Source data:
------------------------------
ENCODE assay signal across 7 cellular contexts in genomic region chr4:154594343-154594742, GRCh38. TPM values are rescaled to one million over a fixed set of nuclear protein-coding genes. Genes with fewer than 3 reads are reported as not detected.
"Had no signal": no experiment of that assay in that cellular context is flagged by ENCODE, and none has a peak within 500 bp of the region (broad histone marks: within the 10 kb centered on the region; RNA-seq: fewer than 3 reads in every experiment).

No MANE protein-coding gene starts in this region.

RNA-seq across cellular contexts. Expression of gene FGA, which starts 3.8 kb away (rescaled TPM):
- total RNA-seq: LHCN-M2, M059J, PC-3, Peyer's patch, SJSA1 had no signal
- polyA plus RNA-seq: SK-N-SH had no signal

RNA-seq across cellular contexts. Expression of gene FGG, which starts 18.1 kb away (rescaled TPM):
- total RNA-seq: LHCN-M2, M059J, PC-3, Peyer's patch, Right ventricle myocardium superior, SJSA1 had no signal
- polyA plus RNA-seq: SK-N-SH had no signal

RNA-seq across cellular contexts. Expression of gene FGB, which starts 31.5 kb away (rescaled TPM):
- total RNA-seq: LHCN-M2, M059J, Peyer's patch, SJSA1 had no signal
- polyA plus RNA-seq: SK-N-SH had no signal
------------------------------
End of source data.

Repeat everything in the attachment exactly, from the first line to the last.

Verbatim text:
ENCODE assay signal across 7 cellular contexts in genomic region chr4:154594343-154594742, GRCh38. TPM values are rescaled to one million over a fixed set of nuclear protein-coding genes. Genes with fewer than 3 reads are reported as not detected.
"Had no signal": no experiment of that assay in that cellular context is flagged by ENCODE, and none has a peak within 500 bp of the region (broad histone marks: within the 10 kb centered on the region; RNA-seq: fewer than 3 reads in every experiment).

No MANE protein-coding gene starts in this region.

RNA-seq across cellular contexts. Expression of gene FGA, which starts 3.8 kb away (rescaled TPM):
- total RNA-seq: LHCN-M2, M059J, PC-3, Peyer's patch, SJSA1 had no signal
- polyA plus RNA-seq: SK-N-SH had no signal

RNA-seq across cellular contexts. Expression of gene FGG, which starts 18.1 kb away (rescaled TPM):
- total RNA-seq: LHCN-M2, M059J, PC-3, Peyer's patch, Right ventricle myocardium superior, SJSA1 had no signal
- polyA plus RNA-seq: SK-N-SH had no signal

RNA-seq across cellular contexts. Expression of gene FGB, which starts 31.5 kb away (rescaled TPM):
- total RNA-seq: LHCN-M2, M059J, Peyer's patch, SJSA1 had no signal
- polyA plus RNA-seq: SK-N-SH had no signal